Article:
All right. So, Carmen, great question. A lot of doctors wondering about MSOs, particularly with the trends in practice ownership, which is lower and lower practice ownership every year and more and more employees every year. As the practice of medicine becomes more complicated, more compliance issues, more administrative headaches, you can see why people start considering MSOs.
Dr. Jim Dahle:
But when we talk about this, we really need to talk about two things. One is an MSO that you hire that they basically do your business and administrative stuff for the practice. The other MSO is an MSO that’s basically acquiring you. And this is essentially a private equity buyout where they come and buy your practice and you become an employee of the MSO. Now, maybe you’re not technically an employee. Maybe you still have some ownership or something like that, but you are going to lose a lot of autonomy by allowing this MSO to own the practice.
Dr. Jim Dahle:
I like ownership. I think doctors do a lot better when they have ownership. So, I’m not a huge fan of selling out to private equity. Although I totally understand why people do it. Given the hassles of running a practice while still trying to practice awesome medicine. Not to mention if you’re at the end of your career, it’s wonderful to get some sort of lump sum for what you’ve spent the last few decades building.

Dr. Jim Dahle:
However, the first type of MSO is essentially just outsourcing a bunch of your business stuff to one entity and you really have to ask yourself, “Do I want to have one entity doing it all? Or do I want to do it all à la carte and pick what I want to keep in-house and decide what I want to send out and have them do?” But with an MSO, you tend to be giving them more rather than less.
Dr. Jim Dahle:
Every MSO is a little bit different and they offer all kinds of services. It might be operational services, financial management, human resources, and personnel management, staff education and training, providing managing office space, coding, billing, collection, EHR, medical equipment, credentialing, contract management, regulatory compliance.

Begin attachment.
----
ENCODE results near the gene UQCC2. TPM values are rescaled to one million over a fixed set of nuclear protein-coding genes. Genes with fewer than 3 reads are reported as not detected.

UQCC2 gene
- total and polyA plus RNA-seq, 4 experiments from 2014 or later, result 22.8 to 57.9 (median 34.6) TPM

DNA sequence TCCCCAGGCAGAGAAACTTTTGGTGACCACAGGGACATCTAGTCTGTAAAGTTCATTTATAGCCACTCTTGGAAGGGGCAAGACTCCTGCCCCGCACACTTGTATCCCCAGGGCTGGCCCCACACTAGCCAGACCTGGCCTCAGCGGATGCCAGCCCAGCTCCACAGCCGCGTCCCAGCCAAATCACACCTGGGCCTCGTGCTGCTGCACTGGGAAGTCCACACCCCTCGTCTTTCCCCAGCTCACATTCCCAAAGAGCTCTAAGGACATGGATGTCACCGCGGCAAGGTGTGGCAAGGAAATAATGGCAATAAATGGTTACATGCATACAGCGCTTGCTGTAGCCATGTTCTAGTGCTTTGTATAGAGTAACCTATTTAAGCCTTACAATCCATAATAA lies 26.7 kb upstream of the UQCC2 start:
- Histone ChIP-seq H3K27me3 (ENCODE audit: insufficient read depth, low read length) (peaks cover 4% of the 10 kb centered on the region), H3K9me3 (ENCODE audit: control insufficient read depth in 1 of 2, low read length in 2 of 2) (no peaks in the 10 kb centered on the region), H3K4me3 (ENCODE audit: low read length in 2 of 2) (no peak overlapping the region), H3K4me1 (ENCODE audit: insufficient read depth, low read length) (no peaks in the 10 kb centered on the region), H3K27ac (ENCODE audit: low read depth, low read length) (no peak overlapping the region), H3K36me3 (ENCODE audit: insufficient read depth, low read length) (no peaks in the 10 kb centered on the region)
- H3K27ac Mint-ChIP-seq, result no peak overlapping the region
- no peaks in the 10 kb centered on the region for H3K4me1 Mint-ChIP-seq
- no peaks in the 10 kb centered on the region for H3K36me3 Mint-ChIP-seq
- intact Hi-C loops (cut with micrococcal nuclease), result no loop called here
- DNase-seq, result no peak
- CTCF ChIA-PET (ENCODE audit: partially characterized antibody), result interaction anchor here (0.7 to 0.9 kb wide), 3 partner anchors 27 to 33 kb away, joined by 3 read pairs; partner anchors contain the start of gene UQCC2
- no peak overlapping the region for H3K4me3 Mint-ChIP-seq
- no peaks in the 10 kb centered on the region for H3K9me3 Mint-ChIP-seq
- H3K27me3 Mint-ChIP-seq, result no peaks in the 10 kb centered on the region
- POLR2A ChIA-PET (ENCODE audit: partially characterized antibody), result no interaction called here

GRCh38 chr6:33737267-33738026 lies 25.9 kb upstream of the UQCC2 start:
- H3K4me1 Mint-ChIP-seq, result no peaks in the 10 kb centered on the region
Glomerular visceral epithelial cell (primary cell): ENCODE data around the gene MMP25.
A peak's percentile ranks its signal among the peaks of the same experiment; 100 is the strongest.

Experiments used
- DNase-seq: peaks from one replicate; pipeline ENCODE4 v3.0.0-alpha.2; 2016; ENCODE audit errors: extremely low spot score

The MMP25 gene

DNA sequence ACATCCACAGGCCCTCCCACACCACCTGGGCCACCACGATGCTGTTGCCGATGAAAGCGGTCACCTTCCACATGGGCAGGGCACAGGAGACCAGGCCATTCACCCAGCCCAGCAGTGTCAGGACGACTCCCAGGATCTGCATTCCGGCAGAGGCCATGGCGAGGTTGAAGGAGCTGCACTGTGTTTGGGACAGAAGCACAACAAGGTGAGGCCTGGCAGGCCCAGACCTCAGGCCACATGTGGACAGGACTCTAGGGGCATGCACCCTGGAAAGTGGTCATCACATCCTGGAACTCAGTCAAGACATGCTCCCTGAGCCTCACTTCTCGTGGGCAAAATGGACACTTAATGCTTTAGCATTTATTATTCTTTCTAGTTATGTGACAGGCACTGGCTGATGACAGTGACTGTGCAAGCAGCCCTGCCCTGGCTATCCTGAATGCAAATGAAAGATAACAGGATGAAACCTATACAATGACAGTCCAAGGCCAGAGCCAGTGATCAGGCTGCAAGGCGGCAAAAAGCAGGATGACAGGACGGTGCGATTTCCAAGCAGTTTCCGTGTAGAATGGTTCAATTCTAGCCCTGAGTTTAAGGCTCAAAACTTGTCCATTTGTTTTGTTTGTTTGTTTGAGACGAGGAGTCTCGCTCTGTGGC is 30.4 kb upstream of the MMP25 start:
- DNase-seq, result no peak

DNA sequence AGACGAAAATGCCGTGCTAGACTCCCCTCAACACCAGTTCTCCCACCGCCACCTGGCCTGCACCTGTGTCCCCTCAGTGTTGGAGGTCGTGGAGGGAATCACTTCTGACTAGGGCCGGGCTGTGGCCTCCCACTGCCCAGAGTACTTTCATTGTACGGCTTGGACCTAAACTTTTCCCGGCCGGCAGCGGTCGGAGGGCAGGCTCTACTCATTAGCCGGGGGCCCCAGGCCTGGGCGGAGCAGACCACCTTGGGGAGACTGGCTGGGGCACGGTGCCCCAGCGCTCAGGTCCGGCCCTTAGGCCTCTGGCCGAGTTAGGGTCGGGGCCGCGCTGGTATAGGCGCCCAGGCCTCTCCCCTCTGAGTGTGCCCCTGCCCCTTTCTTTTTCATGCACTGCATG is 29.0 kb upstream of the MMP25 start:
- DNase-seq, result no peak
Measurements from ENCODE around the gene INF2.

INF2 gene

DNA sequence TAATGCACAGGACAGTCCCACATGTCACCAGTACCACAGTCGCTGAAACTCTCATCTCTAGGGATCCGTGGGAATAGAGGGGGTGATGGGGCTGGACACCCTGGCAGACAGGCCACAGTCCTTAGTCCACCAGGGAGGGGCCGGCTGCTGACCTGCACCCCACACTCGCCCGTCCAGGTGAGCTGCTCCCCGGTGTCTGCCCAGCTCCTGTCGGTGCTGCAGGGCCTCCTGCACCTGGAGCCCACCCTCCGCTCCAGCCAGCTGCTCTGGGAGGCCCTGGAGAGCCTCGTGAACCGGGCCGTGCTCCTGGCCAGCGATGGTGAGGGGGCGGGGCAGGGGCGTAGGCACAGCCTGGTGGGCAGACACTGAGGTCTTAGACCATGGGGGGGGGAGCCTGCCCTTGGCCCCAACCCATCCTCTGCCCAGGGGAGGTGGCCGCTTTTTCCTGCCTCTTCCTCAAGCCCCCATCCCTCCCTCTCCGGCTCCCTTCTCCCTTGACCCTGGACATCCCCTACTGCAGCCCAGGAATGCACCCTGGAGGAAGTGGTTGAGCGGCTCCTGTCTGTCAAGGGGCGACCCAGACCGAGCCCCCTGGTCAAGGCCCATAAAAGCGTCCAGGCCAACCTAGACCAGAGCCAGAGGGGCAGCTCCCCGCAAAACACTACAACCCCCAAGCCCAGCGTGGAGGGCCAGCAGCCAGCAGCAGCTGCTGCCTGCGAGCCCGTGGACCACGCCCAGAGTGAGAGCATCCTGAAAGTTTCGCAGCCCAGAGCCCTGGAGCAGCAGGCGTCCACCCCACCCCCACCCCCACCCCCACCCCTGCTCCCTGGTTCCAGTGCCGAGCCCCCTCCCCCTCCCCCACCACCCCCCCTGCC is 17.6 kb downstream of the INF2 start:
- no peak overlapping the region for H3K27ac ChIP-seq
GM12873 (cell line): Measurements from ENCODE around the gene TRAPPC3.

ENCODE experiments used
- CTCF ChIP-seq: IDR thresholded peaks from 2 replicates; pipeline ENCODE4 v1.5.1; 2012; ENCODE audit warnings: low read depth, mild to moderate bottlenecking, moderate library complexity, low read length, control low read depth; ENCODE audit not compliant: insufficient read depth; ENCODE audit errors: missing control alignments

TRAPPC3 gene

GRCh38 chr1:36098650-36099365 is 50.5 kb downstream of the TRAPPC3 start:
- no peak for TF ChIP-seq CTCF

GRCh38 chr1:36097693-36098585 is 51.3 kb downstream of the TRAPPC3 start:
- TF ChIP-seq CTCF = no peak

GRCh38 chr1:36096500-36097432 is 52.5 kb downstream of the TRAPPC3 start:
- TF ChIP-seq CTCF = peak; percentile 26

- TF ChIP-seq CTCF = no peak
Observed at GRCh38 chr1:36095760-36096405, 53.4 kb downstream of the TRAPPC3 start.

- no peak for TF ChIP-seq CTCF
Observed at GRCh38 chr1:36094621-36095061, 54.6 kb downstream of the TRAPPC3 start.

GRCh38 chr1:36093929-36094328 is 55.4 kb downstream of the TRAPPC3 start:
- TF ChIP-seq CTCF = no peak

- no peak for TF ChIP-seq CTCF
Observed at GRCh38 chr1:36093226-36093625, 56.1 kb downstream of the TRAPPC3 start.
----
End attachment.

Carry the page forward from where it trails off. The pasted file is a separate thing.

Dr. Jim Dahle:
And you might get some benefits too due to their economies of scale, right? You might save some money because the MSO is a bigger organization than just your practice is. So that’s a big selling point as well. The other big selling point is they try to help with risk management. So, you get sued less and you’re less likely to be successfully sued.
Dr. Jim Dahle:
But the main benefit of an MSO is to get rid of administrative headache. That’s why doctors hire an MSO. It’s “I don’t want to do this stuff. You guys take care of this stuff and I’m just going to do the medicine part”.
Dr. Jim Dahle:
Just be careful with that. They provide a lot of things that you need, but it’s critical that you understand the agreement – What are they going to provide? What do they not going to provide? The MSO needs to really clearly spell out exactly what services you’re being provided and what the terms are for which you’re contracting with them. You need to understand all the limitations, et cetera. So, you actually have to read all these contracts and understand what they say.
Dr. Jim Dahle:
If they’re going to buy your practice as well, you want to make sure that they’re paying a fair price. If they’re paying too much, it can actually be interpreted as a stark issue and be a violation of the stark law.
Dr. Jim Dahle:
Otherwise, if you’re selling out to private equity, essentially the MSO is buying your practice. There’s a whole longer list of stuff you need to be aware of. With the acquisition, it’s a little bit different than a traditional sale. Perhaps the timeframe is longer rather than just getting a bunch of cash and walking away with, there’s usually an earn-out meaning. You’re going to be still working for the practice for two or three years afterward.